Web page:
I THINK I STILL LOOK TOL­ER­A­BLE: HEMA MALINI

Hindustan Times (Patna) - Live - - Front Page - Soumya Va­j­payee Ti­wari soumya.va­j­payee@hin­dus­tan­times.com

The vet­eran ac­tor-MP says that en­dorse­ment of­fers from brands show that peo­ple are still will­ing to watch her at 67

At 67, vet­eran ac­tor and Mem­ber of Par­lia­ment (MP), Hema Malini leaves you mes­merised with her beauty and charm. When we re­cently caught up with her at her res­i­dence, she spoke about a dance show in Mum­bai that she’s or­gan­is­ing in mem­ory of her late mother, Jaya Chakravarthy, on Novem­ber 15. With the con­cert, Hema wants “to pro­mote young clas­si­cal dancers”. Here, she gets talk­ing to us...

How do you look back at your jour­ney in Bol­ly­wood?

I have done a lot, and I feel very happy about it. My jour­ney has been with­out any strug­gles. I got mar­ried at the right time, had chil­dren… so every­thing hap­pened at the right time. But now, peo­ple ask me, ‘Why don’t you act?’ I tell them, ‘How do I act?’ I do ad­ver­tise­ments. That means that I still look tol­er­a­ble, and peo­ple are ready to watch me. Though I would love to do a film, there are no mak­ers (that I would want to work with). Film­mak­ing is dif­fer­ent to­day. There is too much money in­volved. Within two days of a film’s re­lease, it makes mul­ti­ple crores at the box of­fice. All this was not there ear­lier. There were also par­al­lel films be­fore, like the ones made by Gulzarji or Hr­ishikesh Mukher­jee (di­rec­tor). I used to feel great that I could do var­i­ous kinds of films. But to­day, there are no buy­ers for par­al­lel cin­ema.

What is your opin­ion of the industry to­day?

The industry is very good, and even now, many nice films are be­ing made, like Ba­jrangi Bhai­jaan. Things have ad­vanced tech­ni­cally. Mak­ing films to­day has be­come so ex­pen­sive; we are no less than Hol­ly­wood films, and we feel proud about it. But then, there is no place for some­one who would want to make a beau­ti­ful, low-bud­get film.

The world ad­dresses you as Dream Girl. How do you feel?

It feels nice. I am able to main­tain my looks be­cause of dance. I know I have to per­form on stage, so I do my ex­er­cises, yoga, etc. I al­ways have some­thing to look for­ward to. That keeps me go­ing.

What have been the great­est learn­ings for you?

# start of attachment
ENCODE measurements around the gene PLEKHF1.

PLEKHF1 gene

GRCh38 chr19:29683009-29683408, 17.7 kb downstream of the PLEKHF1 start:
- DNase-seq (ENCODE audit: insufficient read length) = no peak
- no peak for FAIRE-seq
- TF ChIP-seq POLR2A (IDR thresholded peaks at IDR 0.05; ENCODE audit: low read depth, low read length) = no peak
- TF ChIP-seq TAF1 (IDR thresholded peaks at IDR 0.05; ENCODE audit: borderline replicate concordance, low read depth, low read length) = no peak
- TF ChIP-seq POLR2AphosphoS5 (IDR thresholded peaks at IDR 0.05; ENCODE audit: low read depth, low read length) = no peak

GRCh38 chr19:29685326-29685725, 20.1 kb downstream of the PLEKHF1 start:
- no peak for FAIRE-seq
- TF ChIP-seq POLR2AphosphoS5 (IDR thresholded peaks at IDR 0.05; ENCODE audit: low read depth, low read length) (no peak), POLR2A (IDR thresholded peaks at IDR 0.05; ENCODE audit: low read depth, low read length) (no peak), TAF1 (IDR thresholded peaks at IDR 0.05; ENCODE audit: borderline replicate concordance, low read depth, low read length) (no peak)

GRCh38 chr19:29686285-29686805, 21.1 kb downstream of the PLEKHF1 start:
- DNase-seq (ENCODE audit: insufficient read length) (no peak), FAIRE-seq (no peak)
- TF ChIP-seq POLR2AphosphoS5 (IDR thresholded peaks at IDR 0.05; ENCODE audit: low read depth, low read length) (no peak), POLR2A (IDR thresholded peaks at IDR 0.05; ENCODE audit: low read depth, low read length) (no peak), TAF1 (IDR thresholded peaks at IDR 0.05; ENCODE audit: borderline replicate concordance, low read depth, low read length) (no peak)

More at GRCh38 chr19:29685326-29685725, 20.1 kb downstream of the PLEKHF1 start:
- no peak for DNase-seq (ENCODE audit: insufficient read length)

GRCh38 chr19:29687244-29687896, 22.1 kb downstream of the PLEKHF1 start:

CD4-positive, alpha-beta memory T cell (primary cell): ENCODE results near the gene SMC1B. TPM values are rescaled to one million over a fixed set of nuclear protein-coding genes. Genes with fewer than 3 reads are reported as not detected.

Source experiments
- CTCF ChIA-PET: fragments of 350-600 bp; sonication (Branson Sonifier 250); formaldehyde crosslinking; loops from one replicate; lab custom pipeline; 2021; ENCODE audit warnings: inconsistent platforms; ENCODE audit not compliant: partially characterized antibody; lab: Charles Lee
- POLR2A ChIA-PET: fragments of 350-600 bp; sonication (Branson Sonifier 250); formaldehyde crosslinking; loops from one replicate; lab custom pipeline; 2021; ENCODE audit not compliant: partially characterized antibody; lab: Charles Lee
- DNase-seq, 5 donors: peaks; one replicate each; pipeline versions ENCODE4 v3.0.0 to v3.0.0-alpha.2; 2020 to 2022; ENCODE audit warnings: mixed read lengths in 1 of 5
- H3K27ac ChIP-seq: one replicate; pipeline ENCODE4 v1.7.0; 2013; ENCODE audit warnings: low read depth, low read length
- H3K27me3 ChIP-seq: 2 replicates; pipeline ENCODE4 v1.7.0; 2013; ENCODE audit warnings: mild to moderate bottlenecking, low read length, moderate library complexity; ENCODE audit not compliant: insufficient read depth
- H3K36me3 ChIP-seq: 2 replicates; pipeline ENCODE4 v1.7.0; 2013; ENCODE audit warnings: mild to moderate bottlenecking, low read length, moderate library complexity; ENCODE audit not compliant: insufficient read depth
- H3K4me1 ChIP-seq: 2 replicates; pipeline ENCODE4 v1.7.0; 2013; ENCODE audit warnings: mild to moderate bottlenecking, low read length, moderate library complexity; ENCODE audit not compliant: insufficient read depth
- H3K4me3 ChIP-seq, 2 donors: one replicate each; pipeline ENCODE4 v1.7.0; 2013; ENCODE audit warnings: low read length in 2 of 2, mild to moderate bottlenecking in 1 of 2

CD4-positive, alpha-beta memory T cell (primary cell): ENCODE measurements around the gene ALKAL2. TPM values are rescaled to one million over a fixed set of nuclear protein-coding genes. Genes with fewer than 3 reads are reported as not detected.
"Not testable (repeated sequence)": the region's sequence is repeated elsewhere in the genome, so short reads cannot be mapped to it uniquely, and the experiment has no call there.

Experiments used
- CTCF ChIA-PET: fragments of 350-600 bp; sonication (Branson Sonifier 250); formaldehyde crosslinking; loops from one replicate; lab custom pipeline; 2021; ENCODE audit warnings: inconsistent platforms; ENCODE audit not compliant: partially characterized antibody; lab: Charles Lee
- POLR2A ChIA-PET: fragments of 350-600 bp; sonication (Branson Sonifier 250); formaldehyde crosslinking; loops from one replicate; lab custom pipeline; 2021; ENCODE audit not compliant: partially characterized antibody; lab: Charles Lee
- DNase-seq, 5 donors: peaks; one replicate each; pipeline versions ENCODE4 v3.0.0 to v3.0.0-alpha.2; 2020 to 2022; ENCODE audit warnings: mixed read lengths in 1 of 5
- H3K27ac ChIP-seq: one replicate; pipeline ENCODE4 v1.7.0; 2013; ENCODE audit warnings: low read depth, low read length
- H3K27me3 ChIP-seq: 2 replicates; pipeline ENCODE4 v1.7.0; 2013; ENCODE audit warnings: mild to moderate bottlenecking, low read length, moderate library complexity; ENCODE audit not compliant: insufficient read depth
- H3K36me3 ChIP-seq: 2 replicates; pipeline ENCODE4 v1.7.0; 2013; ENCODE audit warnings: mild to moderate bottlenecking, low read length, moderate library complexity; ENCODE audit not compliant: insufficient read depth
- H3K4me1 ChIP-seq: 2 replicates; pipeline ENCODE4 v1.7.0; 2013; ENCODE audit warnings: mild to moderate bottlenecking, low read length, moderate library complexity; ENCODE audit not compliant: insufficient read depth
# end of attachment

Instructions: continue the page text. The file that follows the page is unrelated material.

Dis­ci­pline is one of the most im­por­tant things that I have learned. Since I was young when I’d en­tered the industry, I learned how to re­spect peo­ple across age groups.

How has life changed since you be­came a politi­cian?

My role as an MP is very de­mand­ing. I’m glad I’m get­ting to learn so much. Pol­i­tics has been a good tran­si­tion for me. Peo­ple say, “Oh, pol­i­tics is very bad. I don’t want to get into it, politi­cians are bad, etc.” This kind of ap­proach is not right. When you are out there, you learn so much about your coun­try. Also, I like to serve peo­ple.

Both your daugh­ters are dancers. Are they as pas­sion­ate about the art as you are?

No, they are not. I wish they were (laughs). They have just got mar­ried and started a fam­ily. So, they are busy set­tling down.

How does it feel to per­form with them on the stage?

It’s a beau­ti­ful feel­ing. I al­ways tell Esha and Ahaana that I re­ally miss the three of us per­form­ing to­gether. Hope­fully, that will hap­pen soon.

You’re a grand­mother now…

Bahut ac­cha lagta hai. Ahaana’s son is just four months old. I’m very fond of chil­dren, and be­ing with your own grand­son is a very dif­fer­ent feel­ing. I be­have like a kid when I’m with him (laughs).

Do you and Dhar­men­dra ever rem­i­nisce about the time when you worked to­gether for films?

Un­for­tu­nately, I don’t get the time to think about any­thing. But it feels so good when he e-mails some old pho­tos to me (smiles). Af­ter send­ing them, he calls, and says, “Dekha tumne? Abhi dekho.

Among all the songs that were pic­turised on you, which ones are your favourites?

There are so many. Mere Naina Sawan Bhadon (Me­hbooba; 1976), Humein Tumse Pyar Kitna (Ku­drat; 1981), Naam Gum Jayega (Ki­nara; 1977) and Ae Dil-e-nadaan (Razia Sul­tan; 1983) are some of them.

Who have been your idols and best friends in the industry?

Since I started my ca­reer very young, ev­ery di­rec­tor was my guru. My first film was Sapno Ka Sauda­gar (1968), so Ma­hesh Kaul taught me a lot. I also learnt from my Ab­hinetri (1970) di­rec­tor, Su­bodh Mukher­jee. Lekh Tan­don, the di­rec­tor of Sharafat (1970), (late) Asit Sen, and the di­rec­tor of Lal Patthar (1971), Sushil Ma­jum­dar, Gulzar saab, Vi­jay Anand and Ramesh Sippy have all been my teach­ers. Also, work­ing with ac­tors like Raj Kapoor saab, Shammi Kapoor etc was a great learn­ing ex­pe­ri­ence. Then, Dharamji, Manoj Ku­mar, Ra­jesh Khanna, Ji­ten­dra, Shashi Kapoor were the

next gen­er­a­tion.

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